How Good Is This Portable USB Humidifier?

People who travel frequently often look for the portable versions of most things. (Myself included.) So, although you might not need a portable humidifier, you might want one for your home, and look for a travel-sized version. The USB-powered MZTDYTL is just such a device and I picked one up to review. You can see my full review terribly named MZTDYTL, which is designed for home, hotel, or car, in the video above.

A Roundup Of The Most Intriguing Travel Tech From CES 2019

The Consumer Electronics Show (CES) in Las Vegas is over 3.2 million square feet (297,200 sq. meters) of the most current, upcoming, and concept technology, brands and startups alike want to share with the world. There were a lot of travel products at CES 2019 and starting in the first part of this video series, you can see the emphasis on wearables and enhancing experiences on the road.

Check out the video above for the second part of my visit to CES or read on for the most useful inventions that might help you travel smarter and easier in the near future.

Headphones

The audio industry seems to have two takes on headphones pitting portability against quality. Most headphones under $100 don’t have premium audio quality (the kind that’s hard to resist once you’ve heard it) so to keep costs down, companies like ToughTested are innovating with physical designs. The Bluetooth ProComm Flex 2 have a flexible neckband which is meant to withstand regular smashing into small backpack pockets.

toughtested procomm flex 2

On the other end of the audio spectrum, a newcomer to headphones is the audio development company Jabra. They debuted the Jabra Elite 85h at CES combining their audio expertise with artificial intelligence. Without a doubt the Jabra 85h have the best noise-cancelling of any headphone I’ve worn (including the Bose 20i). For air travelers, even without music playing, the 85h’s noise-cancelling will turn a plane in flight into a silent room if you want it to be. Using the AI, the Jabra 85h automatically tune the headphones to allow some sound in when it might be important, for example when there’s a gate announcement or at a crosswalk.

Underwater Drones

The majority of travelers aren’t using flying drones yet but the underwater drone category might quickly surpass them in popularity. One big disadvantage of underwater drones is that radio waves move very poorly in water. Navatics MITO gets around the problem with a 130 foot (40 meter) tether attached to a floating buoy.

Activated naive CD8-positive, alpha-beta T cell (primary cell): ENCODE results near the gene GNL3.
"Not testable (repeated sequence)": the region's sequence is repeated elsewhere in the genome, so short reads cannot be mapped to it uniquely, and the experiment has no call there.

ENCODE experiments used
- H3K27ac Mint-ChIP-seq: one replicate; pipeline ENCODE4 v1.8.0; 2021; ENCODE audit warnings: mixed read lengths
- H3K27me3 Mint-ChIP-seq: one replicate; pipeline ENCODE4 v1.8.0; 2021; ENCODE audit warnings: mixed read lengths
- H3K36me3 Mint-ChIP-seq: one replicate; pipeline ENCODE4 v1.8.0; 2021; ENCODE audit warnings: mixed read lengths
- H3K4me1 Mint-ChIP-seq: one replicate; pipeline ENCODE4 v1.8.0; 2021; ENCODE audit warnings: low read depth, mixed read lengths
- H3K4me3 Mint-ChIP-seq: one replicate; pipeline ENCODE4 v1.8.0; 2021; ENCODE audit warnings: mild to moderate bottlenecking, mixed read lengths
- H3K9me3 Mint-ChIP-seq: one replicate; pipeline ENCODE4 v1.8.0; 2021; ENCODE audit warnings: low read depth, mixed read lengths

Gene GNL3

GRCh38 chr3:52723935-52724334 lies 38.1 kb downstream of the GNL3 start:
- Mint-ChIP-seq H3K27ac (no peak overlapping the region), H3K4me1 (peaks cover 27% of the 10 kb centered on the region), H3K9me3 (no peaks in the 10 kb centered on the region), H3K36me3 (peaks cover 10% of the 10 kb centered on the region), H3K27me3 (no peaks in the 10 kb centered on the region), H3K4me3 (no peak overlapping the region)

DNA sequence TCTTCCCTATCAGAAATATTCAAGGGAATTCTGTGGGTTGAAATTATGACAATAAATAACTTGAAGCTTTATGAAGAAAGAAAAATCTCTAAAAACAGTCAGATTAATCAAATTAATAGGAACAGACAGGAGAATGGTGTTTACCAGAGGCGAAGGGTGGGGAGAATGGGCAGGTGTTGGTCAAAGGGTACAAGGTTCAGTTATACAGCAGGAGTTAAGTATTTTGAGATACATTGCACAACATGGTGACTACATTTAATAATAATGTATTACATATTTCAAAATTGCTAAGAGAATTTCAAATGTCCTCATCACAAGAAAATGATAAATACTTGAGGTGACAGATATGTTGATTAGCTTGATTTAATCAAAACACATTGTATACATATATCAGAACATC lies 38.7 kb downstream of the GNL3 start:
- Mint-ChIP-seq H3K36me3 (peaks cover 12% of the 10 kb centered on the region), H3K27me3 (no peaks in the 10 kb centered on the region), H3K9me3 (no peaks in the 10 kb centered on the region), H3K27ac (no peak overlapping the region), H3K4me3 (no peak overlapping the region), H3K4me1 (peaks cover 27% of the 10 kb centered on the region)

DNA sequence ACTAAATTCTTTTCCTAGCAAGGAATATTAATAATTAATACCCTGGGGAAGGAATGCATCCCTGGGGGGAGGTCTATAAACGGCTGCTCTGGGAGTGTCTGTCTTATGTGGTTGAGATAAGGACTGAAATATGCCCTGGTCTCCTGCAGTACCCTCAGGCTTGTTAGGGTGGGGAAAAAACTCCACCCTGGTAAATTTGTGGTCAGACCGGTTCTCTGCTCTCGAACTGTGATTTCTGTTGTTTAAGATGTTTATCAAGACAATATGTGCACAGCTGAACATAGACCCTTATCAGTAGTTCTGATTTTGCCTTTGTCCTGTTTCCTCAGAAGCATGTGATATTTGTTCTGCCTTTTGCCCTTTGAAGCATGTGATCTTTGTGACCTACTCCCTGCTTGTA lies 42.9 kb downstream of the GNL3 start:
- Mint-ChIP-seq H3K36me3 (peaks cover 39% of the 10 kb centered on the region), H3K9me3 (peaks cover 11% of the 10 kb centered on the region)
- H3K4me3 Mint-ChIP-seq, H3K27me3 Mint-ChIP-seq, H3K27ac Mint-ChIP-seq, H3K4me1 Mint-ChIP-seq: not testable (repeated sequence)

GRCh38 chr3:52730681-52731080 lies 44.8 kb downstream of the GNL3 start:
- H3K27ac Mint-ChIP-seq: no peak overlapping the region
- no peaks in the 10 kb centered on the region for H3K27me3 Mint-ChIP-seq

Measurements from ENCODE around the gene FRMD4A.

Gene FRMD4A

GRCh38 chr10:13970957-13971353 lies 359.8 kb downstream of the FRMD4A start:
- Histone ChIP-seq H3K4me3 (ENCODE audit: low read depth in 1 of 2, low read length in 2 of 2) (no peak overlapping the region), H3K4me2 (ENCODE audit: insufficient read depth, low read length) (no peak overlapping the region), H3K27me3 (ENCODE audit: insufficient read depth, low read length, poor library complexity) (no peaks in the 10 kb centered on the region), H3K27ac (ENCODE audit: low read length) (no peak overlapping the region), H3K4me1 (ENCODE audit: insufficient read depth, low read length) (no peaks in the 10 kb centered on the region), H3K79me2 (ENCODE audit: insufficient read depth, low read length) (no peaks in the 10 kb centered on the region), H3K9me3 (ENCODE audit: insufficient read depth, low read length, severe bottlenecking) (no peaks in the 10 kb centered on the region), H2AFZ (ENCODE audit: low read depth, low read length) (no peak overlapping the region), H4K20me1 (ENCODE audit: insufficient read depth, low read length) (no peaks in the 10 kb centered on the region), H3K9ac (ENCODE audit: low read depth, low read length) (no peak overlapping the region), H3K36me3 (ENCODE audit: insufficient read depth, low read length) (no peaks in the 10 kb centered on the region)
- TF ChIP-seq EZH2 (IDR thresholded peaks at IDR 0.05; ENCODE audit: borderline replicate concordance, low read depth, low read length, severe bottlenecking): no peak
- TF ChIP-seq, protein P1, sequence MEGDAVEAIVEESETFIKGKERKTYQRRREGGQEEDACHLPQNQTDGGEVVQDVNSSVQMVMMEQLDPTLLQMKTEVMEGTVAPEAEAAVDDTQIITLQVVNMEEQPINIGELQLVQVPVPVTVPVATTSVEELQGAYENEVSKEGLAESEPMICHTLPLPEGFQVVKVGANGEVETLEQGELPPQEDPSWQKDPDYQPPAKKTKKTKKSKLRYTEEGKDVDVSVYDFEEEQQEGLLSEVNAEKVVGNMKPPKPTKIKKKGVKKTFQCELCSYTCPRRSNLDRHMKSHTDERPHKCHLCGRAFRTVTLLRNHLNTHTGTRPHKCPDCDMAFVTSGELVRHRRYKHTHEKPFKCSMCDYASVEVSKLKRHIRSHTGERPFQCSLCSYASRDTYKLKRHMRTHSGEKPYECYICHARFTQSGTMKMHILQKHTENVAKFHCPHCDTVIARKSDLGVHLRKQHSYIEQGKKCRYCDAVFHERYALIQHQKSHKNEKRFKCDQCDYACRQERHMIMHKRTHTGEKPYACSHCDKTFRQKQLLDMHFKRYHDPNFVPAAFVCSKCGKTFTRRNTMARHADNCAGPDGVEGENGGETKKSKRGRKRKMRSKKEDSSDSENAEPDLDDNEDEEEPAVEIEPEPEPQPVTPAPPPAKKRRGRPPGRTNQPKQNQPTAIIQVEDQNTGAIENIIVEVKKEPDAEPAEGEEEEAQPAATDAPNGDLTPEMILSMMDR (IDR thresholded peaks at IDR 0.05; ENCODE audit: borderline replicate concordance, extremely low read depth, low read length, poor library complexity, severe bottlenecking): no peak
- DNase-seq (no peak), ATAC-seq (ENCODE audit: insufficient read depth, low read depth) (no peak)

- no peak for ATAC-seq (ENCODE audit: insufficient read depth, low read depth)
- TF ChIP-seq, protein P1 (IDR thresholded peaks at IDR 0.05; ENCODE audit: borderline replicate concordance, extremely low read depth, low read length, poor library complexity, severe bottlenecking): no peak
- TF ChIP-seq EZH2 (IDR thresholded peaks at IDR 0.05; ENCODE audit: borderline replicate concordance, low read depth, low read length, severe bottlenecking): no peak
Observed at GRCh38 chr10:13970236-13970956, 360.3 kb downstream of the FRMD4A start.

navatics mito

Alternatively, the PowerDolphin stays on the surface of the water while the RoboFish has two modes, an on-surface mode controlled through a phone app plus an sonic remote you place into the water to direct this cute drone.

Capturing Your Vacation Virtually

Nobody likes sitting through your vacation photos (says the guy who blogs for a living) but the Vuze XR might change that. Pocket-sized, the Vuze XR captures 180 or 360 degree footage you can live stream to Facebook or YouTube but even better, use to create your own virtual reality experience of a trip. Using the VR myself at CES to see what the Vuze XR was capable of, I was impressed how well it could recreate a trip of say, your day wandering around the streets of Istanbul.

vuze xr

With Wheels

Moving on to the technology that actually moves you, BMW showed me their electric iNext car, with embedded touch sensors in the seats, smart lights that follow what you’re looking at, and yes, it drives itself. (The car in some form is scheduled for release in 2021.)

Gyrolift showed off a Segway-inspired wheelchair that allows travelers with disabilities to move over sand, dirt, city terrains and generally get around much easier, as well as adjust their height easily when needed. (I could see this being useful, among other things, to better read signs often posted at standing eye-level.)

modobag

  • Most Fun Product – The Modobag. Although I’m not completely convinced as to how practical it is, riding this motorized suitcase without a smile is impossible. Also, I’ve got a $300-off coupon code for you CES2019 good through March this year.

Travel Vlogging

Some other products that stood out were the Shure MV88+, the best microphone this size I’ve tested and one that can double as a voice-over as well as on-the-go microphone for a larger camera or smartphone. Speaking of smartphones, Huawei unveiled their Honor View 20, with it’s AI ultra-clarity feature best seen in the video above, that could help you read far away signs.

There are still a lot of other gadgets I haven’t covered year, from airbag vests and air-purifying masks for cyclists, space tourism opportunities, and flying vehicles. One thing is clear though, the trend is for inexpensive electronics to become more creative as premium products refine at the highest levels, with a shrinking market in between.

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About Anil Polat

foxnomad aboutI'm the blogger and computer security engineer who writes foXnoMad while on a journey to visit every country in the world. I'll show you the tips, tricks, and tech you can use to travel smarter. Read More